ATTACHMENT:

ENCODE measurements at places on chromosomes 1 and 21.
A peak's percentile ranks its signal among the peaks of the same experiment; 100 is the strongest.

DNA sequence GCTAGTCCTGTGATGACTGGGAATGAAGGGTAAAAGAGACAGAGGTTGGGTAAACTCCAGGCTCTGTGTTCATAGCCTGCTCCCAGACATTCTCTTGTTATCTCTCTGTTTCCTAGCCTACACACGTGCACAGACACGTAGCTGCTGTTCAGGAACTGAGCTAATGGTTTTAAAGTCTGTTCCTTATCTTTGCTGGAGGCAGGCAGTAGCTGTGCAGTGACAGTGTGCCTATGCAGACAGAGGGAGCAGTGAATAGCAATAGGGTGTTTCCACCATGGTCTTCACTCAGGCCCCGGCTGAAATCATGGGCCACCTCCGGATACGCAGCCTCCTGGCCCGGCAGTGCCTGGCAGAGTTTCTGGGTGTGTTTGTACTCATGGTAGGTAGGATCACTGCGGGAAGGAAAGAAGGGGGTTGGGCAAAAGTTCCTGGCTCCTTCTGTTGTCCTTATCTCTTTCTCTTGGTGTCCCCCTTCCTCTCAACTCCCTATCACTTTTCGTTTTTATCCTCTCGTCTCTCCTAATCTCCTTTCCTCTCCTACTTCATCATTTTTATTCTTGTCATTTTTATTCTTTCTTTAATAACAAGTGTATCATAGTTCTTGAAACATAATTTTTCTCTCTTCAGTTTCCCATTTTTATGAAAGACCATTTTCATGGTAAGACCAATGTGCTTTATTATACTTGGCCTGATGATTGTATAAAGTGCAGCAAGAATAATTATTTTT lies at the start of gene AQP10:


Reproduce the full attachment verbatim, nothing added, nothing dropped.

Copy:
ENCODE measurements at places on chromosomes 1 and 21.
A peak's percentile ranks its signal among the peaks of the same experiment; 100 is the strongest.

DNA sequence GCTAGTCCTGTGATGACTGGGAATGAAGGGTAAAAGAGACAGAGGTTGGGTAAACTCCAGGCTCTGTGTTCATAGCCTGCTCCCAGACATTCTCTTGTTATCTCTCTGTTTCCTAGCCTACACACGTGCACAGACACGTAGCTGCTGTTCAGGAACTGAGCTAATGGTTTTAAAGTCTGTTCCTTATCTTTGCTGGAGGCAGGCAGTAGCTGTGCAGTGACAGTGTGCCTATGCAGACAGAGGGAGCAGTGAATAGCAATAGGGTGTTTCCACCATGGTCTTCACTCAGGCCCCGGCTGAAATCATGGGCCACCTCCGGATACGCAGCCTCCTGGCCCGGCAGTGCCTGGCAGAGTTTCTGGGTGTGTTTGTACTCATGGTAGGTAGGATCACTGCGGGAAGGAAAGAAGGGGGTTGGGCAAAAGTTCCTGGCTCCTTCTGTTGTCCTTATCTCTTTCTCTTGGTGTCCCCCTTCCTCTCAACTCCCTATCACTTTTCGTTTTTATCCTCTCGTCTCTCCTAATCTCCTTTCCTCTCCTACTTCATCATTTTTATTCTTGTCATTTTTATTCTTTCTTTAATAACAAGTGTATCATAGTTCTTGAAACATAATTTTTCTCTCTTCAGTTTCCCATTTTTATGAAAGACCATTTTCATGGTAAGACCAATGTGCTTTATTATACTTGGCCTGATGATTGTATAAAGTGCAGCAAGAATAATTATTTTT lies at the start of gene AQP10: